Specter hits Sestak for favoring ... gun control

So it's come to this: In a bid for conservative and rural Pennsylvania Dems, Arlen Specter is now using targeted ads to attack Joe Sestak for getting an "F" rating from the National Rifle Association.

In a targeted way, Specter also seems to be touting his vote against the assault weapons ban -- a vote he took as a Republican. One wonders how this ad would play among urban Dems in Philadelphia -- if they ever were to hear about it.

Specter's assault on Sestak can be viewed in a Web ad on the site of the Washington Observer-Reporter, a paper in western Pennsylvania that presumably isn't widely read in Philly.

The same ad is also running on the site of the Scranton Times-Tribune. If you click through the ad, you're taken to this page on Specter's campaign Web site. It blasts Sestak as bad for Pennsylvania gun-owners and features audio of Sestak saying this at a recent debate:

"I also support the assault weapons ban which Arlen Specter opposed and voted against."

Specter voted against the assaut weapons ban in the 1990s and opposed extending the ban in 2004. And Specter wants conservative and rural Dems to know that Sestak attacked him for this. That's presumably meant as a negative for Sestak -- and a positive for Specter. Sestak plans to make an issue of this today in Philly.

It's another mark of what the Dem establishment's party-switching deal with Specter has wrought.

In Specter's favor, at least he can't be accused of switching his position on the assault-weapons ban to curry right-wing favor. He's always believed that average citizens should have access to assault weapons, presumably to counteract the, uh, furry-animal menace.

Local observers point out that the new Specter armed-assault campaign appears to be ripped out of the political playbook of former nutjob Sen. Rick Santorum. Presumably it's those famously conservative western Pennsylvania Dem voters the campaign is targeted at, though even so this sounds like a pretty screwy way to run a Democratic primary race.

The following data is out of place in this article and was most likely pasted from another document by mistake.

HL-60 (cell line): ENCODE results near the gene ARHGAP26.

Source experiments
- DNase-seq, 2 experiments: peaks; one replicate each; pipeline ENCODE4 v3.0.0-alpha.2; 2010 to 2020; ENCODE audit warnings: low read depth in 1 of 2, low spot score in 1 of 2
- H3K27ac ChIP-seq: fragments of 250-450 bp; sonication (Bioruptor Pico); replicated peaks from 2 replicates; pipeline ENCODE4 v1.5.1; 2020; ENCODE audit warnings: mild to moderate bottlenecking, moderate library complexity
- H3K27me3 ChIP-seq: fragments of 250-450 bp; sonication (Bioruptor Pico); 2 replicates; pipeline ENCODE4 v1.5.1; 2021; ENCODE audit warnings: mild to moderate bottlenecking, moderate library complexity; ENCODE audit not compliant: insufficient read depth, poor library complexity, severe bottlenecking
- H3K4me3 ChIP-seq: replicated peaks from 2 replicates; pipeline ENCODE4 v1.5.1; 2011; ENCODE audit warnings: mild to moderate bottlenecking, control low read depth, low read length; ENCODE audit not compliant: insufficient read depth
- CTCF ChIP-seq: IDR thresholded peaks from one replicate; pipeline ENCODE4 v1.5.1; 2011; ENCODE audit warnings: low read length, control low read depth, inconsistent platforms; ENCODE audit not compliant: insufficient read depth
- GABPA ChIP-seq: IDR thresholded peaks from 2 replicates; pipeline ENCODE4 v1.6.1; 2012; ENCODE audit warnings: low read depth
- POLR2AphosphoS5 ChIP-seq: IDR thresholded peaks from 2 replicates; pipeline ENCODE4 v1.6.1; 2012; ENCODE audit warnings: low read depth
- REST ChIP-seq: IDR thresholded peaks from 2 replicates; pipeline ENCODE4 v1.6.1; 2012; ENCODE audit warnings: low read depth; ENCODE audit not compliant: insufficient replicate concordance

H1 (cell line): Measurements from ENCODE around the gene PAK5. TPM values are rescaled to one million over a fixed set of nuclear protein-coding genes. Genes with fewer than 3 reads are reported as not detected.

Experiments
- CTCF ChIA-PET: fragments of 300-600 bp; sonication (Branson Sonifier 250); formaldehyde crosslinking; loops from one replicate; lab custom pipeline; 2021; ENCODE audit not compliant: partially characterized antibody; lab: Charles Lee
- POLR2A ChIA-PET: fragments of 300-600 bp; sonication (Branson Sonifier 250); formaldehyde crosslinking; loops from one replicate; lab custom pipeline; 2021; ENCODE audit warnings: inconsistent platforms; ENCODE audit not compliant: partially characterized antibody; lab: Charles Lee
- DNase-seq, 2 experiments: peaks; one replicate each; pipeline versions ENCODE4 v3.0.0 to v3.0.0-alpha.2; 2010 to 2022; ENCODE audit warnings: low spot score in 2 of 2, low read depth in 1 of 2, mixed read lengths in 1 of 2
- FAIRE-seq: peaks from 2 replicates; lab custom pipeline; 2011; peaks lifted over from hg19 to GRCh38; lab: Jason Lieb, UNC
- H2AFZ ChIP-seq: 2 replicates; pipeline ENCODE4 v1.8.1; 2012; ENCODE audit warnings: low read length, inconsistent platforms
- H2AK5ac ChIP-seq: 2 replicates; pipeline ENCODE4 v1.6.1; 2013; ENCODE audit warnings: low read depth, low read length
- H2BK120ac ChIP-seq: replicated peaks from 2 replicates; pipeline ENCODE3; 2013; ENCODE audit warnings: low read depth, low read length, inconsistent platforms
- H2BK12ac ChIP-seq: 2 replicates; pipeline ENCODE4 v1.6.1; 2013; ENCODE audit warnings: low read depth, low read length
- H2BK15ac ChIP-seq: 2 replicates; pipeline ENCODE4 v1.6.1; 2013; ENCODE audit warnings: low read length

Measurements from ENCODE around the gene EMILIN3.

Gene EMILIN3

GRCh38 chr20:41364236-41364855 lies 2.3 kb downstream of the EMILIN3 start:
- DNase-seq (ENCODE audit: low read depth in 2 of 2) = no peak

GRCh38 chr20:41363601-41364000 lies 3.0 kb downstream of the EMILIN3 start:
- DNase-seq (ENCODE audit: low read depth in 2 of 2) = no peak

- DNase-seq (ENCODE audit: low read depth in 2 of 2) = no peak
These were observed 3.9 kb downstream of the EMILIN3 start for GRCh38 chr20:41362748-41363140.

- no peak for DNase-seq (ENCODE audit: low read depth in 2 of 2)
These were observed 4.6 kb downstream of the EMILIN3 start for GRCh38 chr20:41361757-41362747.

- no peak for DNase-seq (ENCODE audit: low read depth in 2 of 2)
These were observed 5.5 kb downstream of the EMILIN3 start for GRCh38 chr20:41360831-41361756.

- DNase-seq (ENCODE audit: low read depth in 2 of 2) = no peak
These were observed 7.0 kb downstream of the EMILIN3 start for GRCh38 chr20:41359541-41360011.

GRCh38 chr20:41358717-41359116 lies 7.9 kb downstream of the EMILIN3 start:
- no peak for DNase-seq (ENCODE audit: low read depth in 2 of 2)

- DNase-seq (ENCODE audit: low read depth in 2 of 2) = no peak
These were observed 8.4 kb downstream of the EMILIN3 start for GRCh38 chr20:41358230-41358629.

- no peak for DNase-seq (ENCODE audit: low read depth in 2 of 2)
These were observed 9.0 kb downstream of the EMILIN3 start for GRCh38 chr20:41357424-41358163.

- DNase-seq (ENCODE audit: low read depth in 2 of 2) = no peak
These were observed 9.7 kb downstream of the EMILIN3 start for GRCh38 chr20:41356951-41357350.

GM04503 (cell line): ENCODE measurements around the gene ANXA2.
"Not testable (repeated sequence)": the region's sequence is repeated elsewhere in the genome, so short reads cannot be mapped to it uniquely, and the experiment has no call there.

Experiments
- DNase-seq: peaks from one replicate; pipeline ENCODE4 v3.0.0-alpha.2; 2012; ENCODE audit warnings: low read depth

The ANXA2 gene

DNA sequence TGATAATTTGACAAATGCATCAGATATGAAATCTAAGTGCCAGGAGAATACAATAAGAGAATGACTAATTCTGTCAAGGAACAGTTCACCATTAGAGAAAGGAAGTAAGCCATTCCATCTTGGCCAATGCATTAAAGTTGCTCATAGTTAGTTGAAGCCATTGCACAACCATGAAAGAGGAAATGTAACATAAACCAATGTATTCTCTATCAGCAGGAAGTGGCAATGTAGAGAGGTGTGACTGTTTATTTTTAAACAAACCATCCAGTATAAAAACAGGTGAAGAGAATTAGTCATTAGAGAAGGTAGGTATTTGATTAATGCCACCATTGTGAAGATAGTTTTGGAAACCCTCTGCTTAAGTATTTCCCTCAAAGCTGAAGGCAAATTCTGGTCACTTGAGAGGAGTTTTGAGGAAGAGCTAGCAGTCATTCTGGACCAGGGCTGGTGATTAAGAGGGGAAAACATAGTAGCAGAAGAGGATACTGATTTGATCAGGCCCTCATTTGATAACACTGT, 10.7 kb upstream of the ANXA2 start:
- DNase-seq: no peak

Let me throw out a theory. It's kind of nutty, but then, so is the Specter campaign. Maybe, although the polls are showing Sestak and Specter running neck and neck, Old Arlen sees the handwriting on the wall and is now campaigning not so much for the primary as for the general election, helping Republicrackpot Pat Toomey -- the loon who drove him out of the GOP -- to beat Sestak in the general election, either as revenge or as proof that the state's Dems should have given him their nomination, or both.

At this point, though, Arlen isn't giving his sort-of-adoptive party's primary voters much of a choice. He seems to be trying to make clear that there's only one actual Democrat in the race: Joe Sestak.


I myself stumbled over my reference to "former nutjob Sen. Rick Santorum," which suggests that our Rick has somehow gotten over being a nutjob. There's no evidence of that, and I don't expect any. It's only his Senate tenure that was thankfully terminated by Pennsylvania voters, and this might better have been worded "nutjob former Sen. Rick Santorum." 

I think what I had in my head was that Rick really seemed to be performing the job of a "nutjob senator." I was thinking of it as a sort of compound title, the way one might have said, "Ohmygosh, it's that damned Nutjob Sen. Rick Santorum flapping his gums again. Can't something be done about that fool?"

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At 4:32 AM, Anonymous CK said...

You don't expect that Arlen might just plan to do a Lieberman. Indepents for Arlen ... has a bipartisan ring to it.
A man who collaborated with the NVA and a man who collaborated on the coverup of the assassination of a president. The senate is well served by both.

At 7:43 AM, Blogger KenInNY said...

"Pennsylvania for Old Arlen"? There's maybe one person in the state gullible enough to buy that, and we know who that is. CK, I'm sure Old Arlen would do it in a heartbeat if he could, but unfortunately for him, Pennsylvania law doesn't have Connecticut's generous provision for independent runs.